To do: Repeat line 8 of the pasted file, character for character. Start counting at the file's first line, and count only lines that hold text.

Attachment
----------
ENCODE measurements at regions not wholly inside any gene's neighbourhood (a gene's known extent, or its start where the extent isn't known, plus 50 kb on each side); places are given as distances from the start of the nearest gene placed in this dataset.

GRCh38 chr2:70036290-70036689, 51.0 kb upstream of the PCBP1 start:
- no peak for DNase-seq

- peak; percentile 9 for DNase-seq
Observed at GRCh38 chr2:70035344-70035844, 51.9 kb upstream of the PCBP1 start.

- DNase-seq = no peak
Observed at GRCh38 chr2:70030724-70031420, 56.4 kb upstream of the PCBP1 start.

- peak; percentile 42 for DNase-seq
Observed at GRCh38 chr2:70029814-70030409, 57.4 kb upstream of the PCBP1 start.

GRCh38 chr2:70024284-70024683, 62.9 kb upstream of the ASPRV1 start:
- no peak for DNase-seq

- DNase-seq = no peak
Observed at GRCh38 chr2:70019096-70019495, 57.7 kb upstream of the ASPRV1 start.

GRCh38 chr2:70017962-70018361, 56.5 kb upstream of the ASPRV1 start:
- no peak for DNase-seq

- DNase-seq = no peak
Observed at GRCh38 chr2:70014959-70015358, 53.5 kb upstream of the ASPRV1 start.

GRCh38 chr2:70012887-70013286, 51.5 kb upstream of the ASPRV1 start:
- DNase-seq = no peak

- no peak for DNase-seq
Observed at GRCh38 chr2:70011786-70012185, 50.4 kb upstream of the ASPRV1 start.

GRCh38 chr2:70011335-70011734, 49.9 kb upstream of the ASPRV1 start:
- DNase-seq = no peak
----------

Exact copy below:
- peak; percentile 42 for DNase-seq